A second commercial DUI conviction may result in the driver losing his/her commercial driver’s license permanently. This penalty applies both in California law and federal law. Due to the severity of these penalties, a commercial driver caught drunk-driving has to hire an expert Four Corners DUI Attorney who may help him/her win the case.
Certain aggravating factors can impact your DUI conviction. Depending on the facts of your case, a judge may impose a sentence enhancement to your original conviction. Aggravating Factors in a DUI case include:
- Refusal to submit to chemical tests
- DUI while on probation
- DUI with a BAC of .20%
- DUI with a passenger under 14
- DUI hit and run
- DUI causing an accident or property damage
- Reckless driving/ DUI over the legal speed limit.
Legal Representation at DMV Hearings
Unlike other California offenses, when you are arrested for DUI, you undergo two legal processes to try and prove your innocence. That is the court process and the DMV process. The DMV is the California agency that regulates the vehicle industry, secures identities, registers vehicles, and issues licenses to drivers in the State. The DMV Process entails a DMV administrative hearing whereby the hearing officer determines whether your license should be suspended or not.
Apart from representing you in court, our attorneys will also represent you at the DMV hearing. Note that you need valid reasons to convince the DMV hearing officer not to suspend your license. Note that a criminal court license suspension is different from the DMV suspension. Thus, even if the court drops your DUI charges, the DMV may still suspend your license. However, through the help of your attorney, you may be able to obtain an IID restricted license which allows you to drive to certain places.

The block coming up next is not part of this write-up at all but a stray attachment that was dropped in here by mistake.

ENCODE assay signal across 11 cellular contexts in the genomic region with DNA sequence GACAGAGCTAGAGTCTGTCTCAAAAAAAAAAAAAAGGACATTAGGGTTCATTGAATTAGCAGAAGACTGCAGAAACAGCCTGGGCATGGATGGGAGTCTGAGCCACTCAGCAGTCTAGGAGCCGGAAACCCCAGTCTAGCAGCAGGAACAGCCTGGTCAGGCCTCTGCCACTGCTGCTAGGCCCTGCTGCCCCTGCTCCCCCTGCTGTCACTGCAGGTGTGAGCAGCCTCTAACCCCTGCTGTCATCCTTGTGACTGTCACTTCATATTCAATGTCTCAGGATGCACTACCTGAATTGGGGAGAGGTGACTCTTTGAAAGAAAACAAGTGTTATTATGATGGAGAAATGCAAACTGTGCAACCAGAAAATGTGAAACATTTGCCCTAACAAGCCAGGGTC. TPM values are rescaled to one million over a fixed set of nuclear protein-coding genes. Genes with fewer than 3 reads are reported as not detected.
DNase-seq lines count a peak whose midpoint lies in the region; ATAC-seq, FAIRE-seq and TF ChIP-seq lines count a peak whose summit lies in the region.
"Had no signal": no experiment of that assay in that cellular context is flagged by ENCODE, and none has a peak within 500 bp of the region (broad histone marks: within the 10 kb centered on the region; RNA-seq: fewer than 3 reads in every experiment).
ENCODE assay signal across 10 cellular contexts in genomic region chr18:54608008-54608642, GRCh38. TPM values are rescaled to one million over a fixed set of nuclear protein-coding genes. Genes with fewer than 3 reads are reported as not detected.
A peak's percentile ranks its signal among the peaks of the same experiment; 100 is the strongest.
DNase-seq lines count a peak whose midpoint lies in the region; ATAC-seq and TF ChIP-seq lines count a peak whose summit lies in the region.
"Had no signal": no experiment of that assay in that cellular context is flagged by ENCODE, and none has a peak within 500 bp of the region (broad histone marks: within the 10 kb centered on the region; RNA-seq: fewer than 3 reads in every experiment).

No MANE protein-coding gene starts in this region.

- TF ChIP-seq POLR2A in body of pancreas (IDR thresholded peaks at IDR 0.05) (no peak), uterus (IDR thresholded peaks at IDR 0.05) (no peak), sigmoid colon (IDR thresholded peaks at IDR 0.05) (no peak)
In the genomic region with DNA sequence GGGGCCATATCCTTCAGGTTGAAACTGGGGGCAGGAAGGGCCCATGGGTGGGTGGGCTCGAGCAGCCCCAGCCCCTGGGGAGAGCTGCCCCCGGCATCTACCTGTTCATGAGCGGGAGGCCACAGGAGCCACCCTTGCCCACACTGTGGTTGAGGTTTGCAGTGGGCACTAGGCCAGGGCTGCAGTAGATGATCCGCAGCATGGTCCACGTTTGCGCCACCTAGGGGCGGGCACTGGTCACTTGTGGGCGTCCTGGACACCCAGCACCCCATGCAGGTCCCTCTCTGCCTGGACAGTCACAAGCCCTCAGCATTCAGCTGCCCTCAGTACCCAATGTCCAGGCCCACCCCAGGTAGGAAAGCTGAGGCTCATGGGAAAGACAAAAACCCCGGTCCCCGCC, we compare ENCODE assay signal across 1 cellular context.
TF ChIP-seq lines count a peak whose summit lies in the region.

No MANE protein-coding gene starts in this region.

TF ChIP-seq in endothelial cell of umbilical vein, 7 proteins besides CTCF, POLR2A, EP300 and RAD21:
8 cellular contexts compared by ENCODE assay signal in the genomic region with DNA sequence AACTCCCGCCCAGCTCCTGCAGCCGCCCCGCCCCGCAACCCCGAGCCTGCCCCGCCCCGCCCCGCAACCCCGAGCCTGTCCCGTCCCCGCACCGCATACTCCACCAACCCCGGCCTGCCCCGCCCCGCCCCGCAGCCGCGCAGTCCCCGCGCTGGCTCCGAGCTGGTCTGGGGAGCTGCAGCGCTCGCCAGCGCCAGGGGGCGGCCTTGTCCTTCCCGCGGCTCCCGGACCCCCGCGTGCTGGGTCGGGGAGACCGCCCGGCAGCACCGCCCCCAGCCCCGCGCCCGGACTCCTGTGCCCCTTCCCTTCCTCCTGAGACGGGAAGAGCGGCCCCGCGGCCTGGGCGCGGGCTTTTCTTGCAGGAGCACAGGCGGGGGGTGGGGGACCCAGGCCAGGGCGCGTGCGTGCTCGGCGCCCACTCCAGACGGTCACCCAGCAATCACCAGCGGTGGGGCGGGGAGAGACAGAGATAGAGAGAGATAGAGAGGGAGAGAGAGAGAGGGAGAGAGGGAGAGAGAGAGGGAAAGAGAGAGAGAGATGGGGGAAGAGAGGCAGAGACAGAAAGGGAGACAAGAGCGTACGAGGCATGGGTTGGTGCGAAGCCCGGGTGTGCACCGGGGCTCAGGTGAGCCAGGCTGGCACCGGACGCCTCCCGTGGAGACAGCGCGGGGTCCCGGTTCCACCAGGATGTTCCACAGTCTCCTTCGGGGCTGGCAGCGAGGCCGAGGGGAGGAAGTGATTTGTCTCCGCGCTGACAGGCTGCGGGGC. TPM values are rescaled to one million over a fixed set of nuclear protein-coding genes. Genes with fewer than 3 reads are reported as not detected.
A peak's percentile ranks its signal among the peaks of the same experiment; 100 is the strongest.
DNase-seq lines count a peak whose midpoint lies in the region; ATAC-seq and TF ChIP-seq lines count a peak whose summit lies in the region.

In most cases, the DMV administrative hearing takes place before criminal court proceedings. Thus, apart from your attorney convincing the hearing officer not to revoke your license, he/she may use the opportunity to collect evidence that may be useful in criminal court.
DUI Plea Bargains
The law of California makes it possible for a DUI offender through his/her lawyer to bargain for a charge reduction. In case the prosecuting attorney agrees to offer you a plea bargain, you DUI charges may be reduced to a wet reckless, dry reckless, drunk in public, drinking alcohol in a vehicle, or exhibition of speed. Wet reckless is the most commonly offered plea deal by California prosecutors.
Reduced DUI charges have less severe penalties compared to the original DUI charges. However, a prosecutor will only offer you a plea bargain if the evidence against your DUI charge is weak, if he/she lacks testimony from a material witness, or if there’s no substantial change in the conviction after the plea bargain. Also, where there are aggravating factors, your DUI offense is a felony, or you have had more than one conviction, it may not be easy for a prosecutor to offer you a plea deal.
Find an Experienced Four Corners DUI Attorney Near Me
If you or your loved one is in Four Corners, CA and been charged with any DUI offense, contact San Diego DUI Attorney law firm as soon as possible. You will have a chance to speak with an experienced attorney to whom you can share your case and receive the legal help you need. Call us now or at any time at 619-535-7150. We are available 24/7 to fight for you!